The context of the principle of private property is that individuals 1) have a right to their own lives, which means 2) a right to act to preserve their lives, which means 3) a right to secure and utilize the materials in the world necessary for survival, which means 4) in a social context  trading for one's own benefit with others based on mutual consent, each respecting the property of others, which 5) assumes all individuals have the capacity in a free society to produce enough to survive and prosper a some level.

But in an emergency, life, the basis of all value, is threatened because one cannot survive by doing 3) and 4).

Share this post


Link to post
Share on other sites
8 hours ago, jts said:

I'm not going to comment on the specific case of the man who stole food because he was hungry, but about Ayn Rand's theory of emergencies.

Ayn Rand's theory of emergencies is confusing: different rules apply but not a double standard?

I have a different theory of emergencies.

An emergency seems to involve a conflict of principles. Perhaps Ayn Rand refused to believe that there could be such a thing as a conflict of principles, and perhaps that is why she had difficulty with emergencies. If a principle of  ethics is something absolute like a theorem in geometry is absolute and a law of physics is absolute, then there can't be any such thing as a conflict of principles of ethics any more than a conflict between 2 theorems in geometry or 2 laws of physics.

But what if a principle of ethics resembles a principle of strategy in chess? Everyone who is familiar with the game of chess knows that it abounds in principles of strategy, but these are seldom or never absolute and sometimes they are in conflict and grandmasters and chess engines frequently correctly violate them. What do you do when you encounter a conflict of 2 principles? Very simple. You go with the more important one.

Imagine someone is drowning and the only way to save this person is to steal a nearby boat. You have a conflict of principles: save someone from drowning vs respect the property of the boat owner. Which is the more important principle?

Suppose you respect property and let the guy drown. Later the owner of the boat says: You @#$%^&!! Why didn't you take the boat and save him?

Suppose you steal the boat (disrespecting property) and rescue the guy. You plan to return the boat and apologize and pay for the use of the boat or whatever. The owner of the boat says you did the right thing.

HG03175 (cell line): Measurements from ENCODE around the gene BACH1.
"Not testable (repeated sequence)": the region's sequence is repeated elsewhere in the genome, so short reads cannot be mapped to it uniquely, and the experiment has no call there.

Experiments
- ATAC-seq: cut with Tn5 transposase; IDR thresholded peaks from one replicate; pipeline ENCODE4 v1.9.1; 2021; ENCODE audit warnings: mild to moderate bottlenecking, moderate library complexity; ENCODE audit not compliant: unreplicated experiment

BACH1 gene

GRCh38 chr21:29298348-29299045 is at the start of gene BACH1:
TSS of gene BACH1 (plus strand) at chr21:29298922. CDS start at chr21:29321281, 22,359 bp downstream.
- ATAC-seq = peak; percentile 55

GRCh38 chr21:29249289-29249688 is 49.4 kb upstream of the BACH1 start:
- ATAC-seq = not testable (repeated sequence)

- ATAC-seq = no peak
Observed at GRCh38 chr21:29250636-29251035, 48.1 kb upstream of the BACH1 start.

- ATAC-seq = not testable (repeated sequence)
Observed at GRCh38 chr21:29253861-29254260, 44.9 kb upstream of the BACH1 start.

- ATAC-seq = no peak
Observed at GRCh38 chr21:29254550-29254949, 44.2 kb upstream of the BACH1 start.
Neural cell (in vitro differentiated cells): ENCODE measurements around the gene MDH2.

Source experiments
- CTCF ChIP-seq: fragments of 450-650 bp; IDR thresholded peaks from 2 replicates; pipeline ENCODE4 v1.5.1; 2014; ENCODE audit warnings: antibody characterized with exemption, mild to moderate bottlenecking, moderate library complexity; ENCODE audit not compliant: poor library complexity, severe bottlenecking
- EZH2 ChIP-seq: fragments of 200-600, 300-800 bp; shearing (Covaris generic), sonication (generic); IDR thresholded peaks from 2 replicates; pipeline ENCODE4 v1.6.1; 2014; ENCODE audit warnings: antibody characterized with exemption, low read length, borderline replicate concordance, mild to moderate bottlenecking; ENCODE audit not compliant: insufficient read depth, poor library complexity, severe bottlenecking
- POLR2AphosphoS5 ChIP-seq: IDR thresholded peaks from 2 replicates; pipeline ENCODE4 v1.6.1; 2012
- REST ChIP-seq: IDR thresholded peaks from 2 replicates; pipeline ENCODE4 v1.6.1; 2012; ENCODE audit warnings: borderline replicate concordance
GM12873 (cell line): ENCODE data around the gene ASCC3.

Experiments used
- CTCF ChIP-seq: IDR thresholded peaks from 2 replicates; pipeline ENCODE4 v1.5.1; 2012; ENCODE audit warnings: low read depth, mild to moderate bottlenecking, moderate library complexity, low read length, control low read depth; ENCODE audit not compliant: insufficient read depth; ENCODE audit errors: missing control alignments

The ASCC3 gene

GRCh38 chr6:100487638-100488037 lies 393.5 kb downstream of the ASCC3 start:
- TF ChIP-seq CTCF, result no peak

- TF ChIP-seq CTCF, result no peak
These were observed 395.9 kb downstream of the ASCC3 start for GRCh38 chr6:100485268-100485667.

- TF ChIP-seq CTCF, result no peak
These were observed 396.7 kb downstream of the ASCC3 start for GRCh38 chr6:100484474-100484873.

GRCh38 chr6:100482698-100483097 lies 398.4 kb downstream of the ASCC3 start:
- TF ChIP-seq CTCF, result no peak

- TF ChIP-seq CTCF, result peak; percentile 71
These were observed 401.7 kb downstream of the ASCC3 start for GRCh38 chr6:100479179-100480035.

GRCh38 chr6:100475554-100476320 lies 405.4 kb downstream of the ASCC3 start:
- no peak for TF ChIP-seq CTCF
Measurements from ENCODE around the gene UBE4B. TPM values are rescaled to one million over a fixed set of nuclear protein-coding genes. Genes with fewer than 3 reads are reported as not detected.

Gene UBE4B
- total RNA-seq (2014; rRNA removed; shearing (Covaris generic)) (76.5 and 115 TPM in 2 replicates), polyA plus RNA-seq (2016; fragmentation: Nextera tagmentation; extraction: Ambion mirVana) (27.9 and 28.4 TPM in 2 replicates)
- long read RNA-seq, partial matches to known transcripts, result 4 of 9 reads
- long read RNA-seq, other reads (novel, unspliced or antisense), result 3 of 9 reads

This is pretty good, Jerry. I think, however, that psychology and empathy trump philosophy--that is to say, you grab the damn boat. You don't stand there and have a discussion. In that context the boat being available could be considered a public asset, especially if just sitting there. This is kind of like one's swimming pool being an attractive nuisance to children. It might be proper to legally require certain such pools be fenced and gated. I would go so far to take the boat even if the owner was standing there objecting. (Could such a jerk exist?) I'd even knock him down. Why? Because we are now at war. I'm not going to stand there, let him keep his boat and let someone drown. I'm going to fight. If he wins that fight and drowning results, I wont be the only one who'll be coming back later and to kill that SOB.

Nathaniel Branden once said in response to the question, "What would you do if someone raped and killed your wife?": "I'd kill him." (I heard this.) Did he consult Objectivism? Did he spin a few paragraphs of rationalizations? Nope. When philosophy breaks down the psychology is still there. Essentially that's what happens with "The ethics of emergencies." The "ethics" are used subsequent to the action to justify what happened, aka rationalization. Philosophy is a human invention put into the head like the pre-frontal cortex is layered onto the more primitive brain. It has it uses and limitations. Psychology is biology.

--Brant

Rand had this all backwards; she put philosophy as more important than psychology (which she denigrated), hence all this ratiocinated confusion with "intrinsicism" and "subjectivism" and "context"--everything has a context--and an "ethics of emergencies" when the "ethics" is psychological forced into the philosophical traducing two contexts supporting neither

Share this post


Link to post
Share on other sites

Our psychological capacities and many tendencies are programmed in us by evolution. But we need to question them with philosophy. For example, tribalism probably helped our survival value 100,000 years ago. Someone who looked radically different from members of your tribe probably did want to bash you in the head and take you stuff. But we judge that an instinct to make fun of skin color of eye shape is morally wrong. In some cases, psychological propensity lines up well with philosophy. If anyone threatened by wife and kids, they might well find themselves dead, and good riddance. In most cases empathy and philosophy line up. I'd grab the boat as well. But the empathy that drives many to support the welfare state is out of context.

Share this post


Link to post
Share on other sites

Create an account or sign in to comment

You need to be a member in order to leave a comment

Create an account

Sign up for a new account in our community. It's easy!

Register a new account

Sign in

Already have an account? Sign in here.

Sign In Now
Sign in to follow this